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Defining Tennessee’s drug schedules

One of the first questions that those who come to see us here at Runyon and Runyon following a drug arrest in Clarksville is what sort of penalties could they be facing if convicted. Unfortunately, there is not a simple “one size fits all” answer to that question. If you are arrested for drug possession, the charges and penalties that you may face depend largely on the type of substance you were allegedly found with.

Tennessee divides the many different forms of drugs out there into schedules. Classifications are assigned by the potential for addiction as well as whether or not a substance has applications in the medical field. These schedules (as shared by Discovery Place) are as follows:

  • Schedule I: Drugs with the highest risk or addiction and no approved medical purpose. Examples include heroin and hallucinogenics.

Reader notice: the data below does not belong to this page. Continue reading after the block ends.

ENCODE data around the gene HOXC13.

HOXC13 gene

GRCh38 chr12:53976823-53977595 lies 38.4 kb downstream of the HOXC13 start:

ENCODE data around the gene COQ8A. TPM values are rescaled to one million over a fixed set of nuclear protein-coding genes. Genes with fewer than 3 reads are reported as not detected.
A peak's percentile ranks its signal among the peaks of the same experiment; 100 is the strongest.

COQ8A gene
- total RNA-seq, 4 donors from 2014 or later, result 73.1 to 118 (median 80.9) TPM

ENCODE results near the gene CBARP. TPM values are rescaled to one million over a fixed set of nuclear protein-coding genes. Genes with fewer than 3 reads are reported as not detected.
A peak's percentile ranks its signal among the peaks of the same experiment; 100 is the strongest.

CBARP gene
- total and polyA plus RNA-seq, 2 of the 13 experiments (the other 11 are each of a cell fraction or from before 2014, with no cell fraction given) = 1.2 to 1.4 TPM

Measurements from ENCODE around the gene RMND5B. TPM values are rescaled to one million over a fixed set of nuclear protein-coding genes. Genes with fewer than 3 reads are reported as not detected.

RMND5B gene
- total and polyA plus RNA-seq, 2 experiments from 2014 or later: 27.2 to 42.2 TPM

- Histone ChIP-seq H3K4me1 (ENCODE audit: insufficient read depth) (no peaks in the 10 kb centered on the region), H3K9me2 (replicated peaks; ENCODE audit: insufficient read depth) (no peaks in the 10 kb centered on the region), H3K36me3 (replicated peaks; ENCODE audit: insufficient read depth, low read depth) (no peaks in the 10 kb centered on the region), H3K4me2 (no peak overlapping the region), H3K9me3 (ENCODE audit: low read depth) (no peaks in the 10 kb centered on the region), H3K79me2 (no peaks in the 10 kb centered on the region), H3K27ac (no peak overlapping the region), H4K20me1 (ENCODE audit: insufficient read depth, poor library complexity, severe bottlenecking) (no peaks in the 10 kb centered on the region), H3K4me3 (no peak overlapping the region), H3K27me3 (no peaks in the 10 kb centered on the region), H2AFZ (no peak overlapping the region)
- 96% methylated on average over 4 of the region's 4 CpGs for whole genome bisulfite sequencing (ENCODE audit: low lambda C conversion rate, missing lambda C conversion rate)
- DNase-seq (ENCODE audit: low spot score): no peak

• Schedule II: Drugs with a relatively high risk of abuse and addiction, yet have been approved for certain medical uses. Examples include narcotics, cocaine and methadone, as well as amphetamines and methamphetamines.
  • Schedule III: Drugs with a moderate risk of abuse: Examples include ketamine and depressants, along with anabolic steroids and synthetic testosterone.
  • Schedule IV: Drugs with numerous medical applications that also carry with them a slight risk of addiction. Examples include prescription benzodiazepines (sedatives).
  • Schedule V: Drugs with a very low risk of dependency.

Tennessee also recognizes a Schedule VI and VII, yet these categories are reserved exclusively for marijuana and butyl nitrate (poppers), respectively.

Based on the way the state categorizes these substances, you can probably guess that the penalties for allegedly being in possession of a controlled substance are more severe for if said drug is found in Schedule I or II. More information on dealing with drug charges can be found by continuing to explore our site.